If you have technical issues with your Medtronic insulin pump or continuous glucose monitoring (CGM) system, call our 24-hour hotline: 1-800-284-4416.
The Travel Loaner Program allows you to take a "back-up" insulin pump for trips outside of Canada or in very remote areas in Canada. There is no fee unless your form is received late prior to departure. For over a 90-day use, there is a charge of $50 a month. Take a "back-up" pump when you:
Complete the Travel Loaner form and submit it at least 2 weeks prior to your trip to ensure on-time delivery. A signature is required upon delivery and you will need to return the travel loaner when you arrive back home.
Note: The program only includes insulin pumps and does not include blood glucose meters or CGM devices.
Make sure you have plenty of extra insulin pump supplies in advance of travel.
Use the following checklist as a guideline to remind you of important items you may need to take:
It is important that you test your blood glucose (BG) more frequently while you are traveling. The routine hassle of travel, including stress, changes in time zones, schedules and activity levels, meal times and types of food, can all affect your diabetes control. Be extra attentive to monitoring your BG frequently and be prepared to respond if needed.
When on an airplane, you should go to Utilities > Connect Devices > Meters pump screen, select OFF, and press ACT to unlink your meter from your insulin pump. Manually test your glucose levels using a blood glucose meter.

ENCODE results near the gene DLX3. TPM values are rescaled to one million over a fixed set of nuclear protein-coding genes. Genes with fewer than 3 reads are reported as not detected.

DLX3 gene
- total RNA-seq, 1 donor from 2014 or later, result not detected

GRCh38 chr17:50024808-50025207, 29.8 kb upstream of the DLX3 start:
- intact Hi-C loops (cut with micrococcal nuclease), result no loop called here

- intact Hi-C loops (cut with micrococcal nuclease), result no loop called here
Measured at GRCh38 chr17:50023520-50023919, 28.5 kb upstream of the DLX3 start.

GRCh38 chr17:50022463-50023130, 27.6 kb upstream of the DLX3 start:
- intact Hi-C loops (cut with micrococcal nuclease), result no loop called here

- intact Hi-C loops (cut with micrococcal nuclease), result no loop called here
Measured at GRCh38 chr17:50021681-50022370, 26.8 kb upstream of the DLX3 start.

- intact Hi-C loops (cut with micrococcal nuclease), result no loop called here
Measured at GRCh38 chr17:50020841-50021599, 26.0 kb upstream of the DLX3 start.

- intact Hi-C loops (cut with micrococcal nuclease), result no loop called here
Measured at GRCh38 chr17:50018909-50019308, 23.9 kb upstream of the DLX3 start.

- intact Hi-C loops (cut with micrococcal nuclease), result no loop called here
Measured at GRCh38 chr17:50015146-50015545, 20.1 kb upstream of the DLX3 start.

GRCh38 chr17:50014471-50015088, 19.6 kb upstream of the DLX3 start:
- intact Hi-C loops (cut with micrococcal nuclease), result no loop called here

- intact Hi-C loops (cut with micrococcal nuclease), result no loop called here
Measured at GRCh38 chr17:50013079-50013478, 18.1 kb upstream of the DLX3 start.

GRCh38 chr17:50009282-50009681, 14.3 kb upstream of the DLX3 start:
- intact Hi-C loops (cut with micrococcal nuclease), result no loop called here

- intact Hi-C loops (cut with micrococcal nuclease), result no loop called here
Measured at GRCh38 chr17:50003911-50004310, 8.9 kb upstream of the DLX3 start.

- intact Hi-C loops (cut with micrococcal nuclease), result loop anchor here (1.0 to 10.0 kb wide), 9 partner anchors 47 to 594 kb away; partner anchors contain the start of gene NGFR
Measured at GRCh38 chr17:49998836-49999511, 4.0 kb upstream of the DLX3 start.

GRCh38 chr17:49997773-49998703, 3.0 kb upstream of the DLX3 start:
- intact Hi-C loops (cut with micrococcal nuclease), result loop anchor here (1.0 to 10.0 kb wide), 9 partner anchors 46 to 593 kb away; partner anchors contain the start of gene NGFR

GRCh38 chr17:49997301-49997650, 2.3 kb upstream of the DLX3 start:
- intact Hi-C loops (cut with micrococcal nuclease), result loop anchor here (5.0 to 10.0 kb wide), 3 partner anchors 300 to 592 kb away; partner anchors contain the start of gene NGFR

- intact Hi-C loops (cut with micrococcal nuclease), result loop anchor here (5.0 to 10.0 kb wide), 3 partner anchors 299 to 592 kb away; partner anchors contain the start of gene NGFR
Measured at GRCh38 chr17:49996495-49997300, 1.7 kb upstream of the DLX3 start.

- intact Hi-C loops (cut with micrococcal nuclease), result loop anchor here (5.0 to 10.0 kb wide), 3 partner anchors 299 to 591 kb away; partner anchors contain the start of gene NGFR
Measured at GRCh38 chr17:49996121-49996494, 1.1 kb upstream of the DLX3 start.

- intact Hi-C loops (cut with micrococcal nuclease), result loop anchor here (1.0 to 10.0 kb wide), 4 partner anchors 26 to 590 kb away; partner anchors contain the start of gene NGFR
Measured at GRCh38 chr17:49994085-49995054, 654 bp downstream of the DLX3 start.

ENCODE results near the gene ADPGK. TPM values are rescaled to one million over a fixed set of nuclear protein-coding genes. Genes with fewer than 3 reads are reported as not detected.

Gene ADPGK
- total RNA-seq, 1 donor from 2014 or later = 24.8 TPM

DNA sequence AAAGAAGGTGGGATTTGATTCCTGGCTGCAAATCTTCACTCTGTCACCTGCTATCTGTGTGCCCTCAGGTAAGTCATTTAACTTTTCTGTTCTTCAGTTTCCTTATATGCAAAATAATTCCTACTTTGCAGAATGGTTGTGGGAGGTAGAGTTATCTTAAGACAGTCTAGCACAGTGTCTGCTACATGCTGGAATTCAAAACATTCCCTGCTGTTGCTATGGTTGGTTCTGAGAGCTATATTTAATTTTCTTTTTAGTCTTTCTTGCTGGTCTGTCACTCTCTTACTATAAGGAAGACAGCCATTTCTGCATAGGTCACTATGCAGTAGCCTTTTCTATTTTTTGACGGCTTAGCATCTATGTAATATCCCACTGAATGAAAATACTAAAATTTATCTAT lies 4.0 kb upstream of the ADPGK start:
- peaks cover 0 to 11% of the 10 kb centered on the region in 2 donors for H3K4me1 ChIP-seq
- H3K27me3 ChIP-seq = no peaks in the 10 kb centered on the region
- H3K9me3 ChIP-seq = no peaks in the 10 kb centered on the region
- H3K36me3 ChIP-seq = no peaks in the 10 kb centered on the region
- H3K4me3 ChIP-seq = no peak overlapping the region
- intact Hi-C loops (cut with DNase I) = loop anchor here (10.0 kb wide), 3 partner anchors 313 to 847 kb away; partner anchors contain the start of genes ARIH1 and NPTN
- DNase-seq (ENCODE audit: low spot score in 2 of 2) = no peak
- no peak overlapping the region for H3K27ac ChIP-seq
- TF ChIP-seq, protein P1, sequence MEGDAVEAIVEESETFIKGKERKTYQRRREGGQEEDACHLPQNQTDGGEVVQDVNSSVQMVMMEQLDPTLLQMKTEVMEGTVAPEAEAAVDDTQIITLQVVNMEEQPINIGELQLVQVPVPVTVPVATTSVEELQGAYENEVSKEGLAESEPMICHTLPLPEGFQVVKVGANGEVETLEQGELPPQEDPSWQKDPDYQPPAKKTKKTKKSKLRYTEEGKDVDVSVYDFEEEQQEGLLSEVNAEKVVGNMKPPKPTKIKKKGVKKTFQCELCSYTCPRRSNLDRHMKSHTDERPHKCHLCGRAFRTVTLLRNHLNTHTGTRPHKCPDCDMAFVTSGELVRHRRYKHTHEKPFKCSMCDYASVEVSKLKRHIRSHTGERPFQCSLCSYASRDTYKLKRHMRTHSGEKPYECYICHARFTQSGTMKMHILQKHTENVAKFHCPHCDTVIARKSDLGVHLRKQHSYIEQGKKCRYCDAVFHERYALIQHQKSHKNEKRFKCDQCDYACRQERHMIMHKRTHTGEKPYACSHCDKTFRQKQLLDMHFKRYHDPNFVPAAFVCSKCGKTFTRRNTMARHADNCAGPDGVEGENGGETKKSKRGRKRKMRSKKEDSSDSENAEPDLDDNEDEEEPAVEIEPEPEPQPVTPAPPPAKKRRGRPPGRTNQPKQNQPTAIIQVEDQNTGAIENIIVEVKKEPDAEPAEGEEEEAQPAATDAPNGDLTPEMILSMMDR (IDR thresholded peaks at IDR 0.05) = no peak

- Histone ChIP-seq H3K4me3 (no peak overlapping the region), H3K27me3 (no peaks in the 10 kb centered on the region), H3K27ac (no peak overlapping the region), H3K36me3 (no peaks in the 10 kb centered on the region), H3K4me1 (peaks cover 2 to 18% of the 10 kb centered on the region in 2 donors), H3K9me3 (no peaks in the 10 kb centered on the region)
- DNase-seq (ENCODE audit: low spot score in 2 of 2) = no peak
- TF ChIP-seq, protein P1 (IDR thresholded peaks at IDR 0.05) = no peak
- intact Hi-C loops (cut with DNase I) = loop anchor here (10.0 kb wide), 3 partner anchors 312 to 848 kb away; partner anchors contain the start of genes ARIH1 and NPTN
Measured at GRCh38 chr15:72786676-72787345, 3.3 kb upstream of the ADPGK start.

If you wear a CGM device, it is typically safe for use on commercial airlines. If questioned by airline personnel about the use of your device, please show them your airport information card. If they still request that you turn off your CGM device, you must comply.
If you are asked to turn off your CGM device, you will have a "data gap" when uploading data into CareLink® Personal Software, where information is missing from the period when your CGM system was turned off.
Insulin pumps are designed to withstand common electromagnetic interference, including some airport security systems. Taking an insulin pump through airport security is quite common. It is always a good idea to carry the airport information card (located in the front pocket of your user guide) when you are traveling.
Information on this site should not be used as a substitute for talking with your doctor. Always talk with your doctor about diagnosis and treatment information.